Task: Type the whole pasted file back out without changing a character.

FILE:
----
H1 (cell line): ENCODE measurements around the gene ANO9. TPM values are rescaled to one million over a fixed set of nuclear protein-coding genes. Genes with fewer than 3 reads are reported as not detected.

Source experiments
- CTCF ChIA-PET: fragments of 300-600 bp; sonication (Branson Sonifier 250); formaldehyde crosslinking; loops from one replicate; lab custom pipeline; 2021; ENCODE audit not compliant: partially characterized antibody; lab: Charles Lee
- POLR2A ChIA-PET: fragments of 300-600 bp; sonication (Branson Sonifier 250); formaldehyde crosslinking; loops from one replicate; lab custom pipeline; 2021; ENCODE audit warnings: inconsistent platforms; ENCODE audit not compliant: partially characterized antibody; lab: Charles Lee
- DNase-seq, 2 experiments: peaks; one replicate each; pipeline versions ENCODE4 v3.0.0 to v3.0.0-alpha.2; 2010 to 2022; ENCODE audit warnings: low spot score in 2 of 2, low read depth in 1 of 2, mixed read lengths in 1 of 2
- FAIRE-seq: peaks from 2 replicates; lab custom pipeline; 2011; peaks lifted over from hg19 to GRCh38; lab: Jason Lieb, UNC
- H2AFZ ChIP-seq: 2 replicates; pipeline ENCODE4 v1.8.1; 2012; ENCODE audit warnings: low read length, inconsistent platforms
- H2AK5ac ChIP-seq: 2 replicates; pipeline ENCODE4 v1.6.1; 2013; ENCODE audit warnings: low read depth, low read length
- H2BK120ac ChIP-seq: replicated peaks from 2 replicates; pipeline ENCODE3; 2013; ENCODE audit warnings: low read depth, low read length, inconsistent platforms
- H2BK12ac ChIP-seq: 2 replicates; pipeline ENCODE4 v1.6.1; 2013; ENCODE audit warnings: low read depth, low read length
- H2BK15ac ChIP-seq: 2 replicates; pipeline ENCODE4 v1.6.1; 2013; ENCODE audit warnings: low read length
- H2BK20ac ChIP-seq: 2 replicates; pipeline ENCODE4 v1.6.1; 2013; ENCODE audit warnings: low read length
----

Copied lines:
H1 (cell line): ENCODE measurements around the gene ANO9. TPM values are rescaled to one million over a fixed set of nuclear protein-coding genes. Genes with fewer than 3 reads are reported as not detected.

Source experiments
- CTCF ChIA-PET: fragments of 300-600 bp; sonication (Branson Sonifier 250); formaldehyde crosslinking; loops from one replicate; lab custom pipeline; 2021; ENCODE audit not compliant: partially characterized antibody; lab: Charles Lee
- POLR2A ChIA-PET: fragments of 300-600 bp; sonication (Branson Sonifier 250); formaldehyde crosslinking; loops from one replicate; lab custom pipeline; 2021; ENCODE audit warnings: inconsistent platforms; ENCODE audit not compliant: partially characterized antibody; lab: Charles Lee
- DNase-seq, 2 experiments: peaks; one replicate each; pipeline versions ENCODE4 v3.0.0 to v3.0.0-alpha.2; 2010 to 2022; ENCODE audit warnings: low spot score in 2 of 2, low read depth in 1 of 2, mixed read lengths in 1 of 2
- FAIRE-seq: peaks from 2 replicates; lab custom pipeline; 2011; peaks lifted over from hg19 to GRCh38; lab: Jason Lieb, UNC
- H2AFZ ChIP-seq: 2 replicates; pipeline ENCODE4 v1.8.1; 2012; ENCODE audit warnings: low read length, inconsistent platforms
- H2AK5ac ChIP-seq: 2 replicates; pipeline ENCODE4 v1.6.1; 2013; ENCODE audit warnings: low read depth, low read length
- H2BK120ac ChIP-seq: replicated peaks from 2 replicates; pipeline ENCODE3; 2013; ENCODE audit warnings: low read depth, low read length, inconsistent platforms
- H2BK12ac ChIP-seq: 2 replicates; pipeline ENCODE4 v1.6.1; 2013; ENCODE audit warnings: low read depth, low read length
- H2BK15ac ChIP-seq: 2 replicates; pipeline ENCODE4 v1.6.1; 2013; ENCODE audit warnings: low read length
- H2BK20ac ChIP-seq: 2 replicates; pipeline ENCODE4 v1.6.1; 2013; ENCODE audit warnings: low read length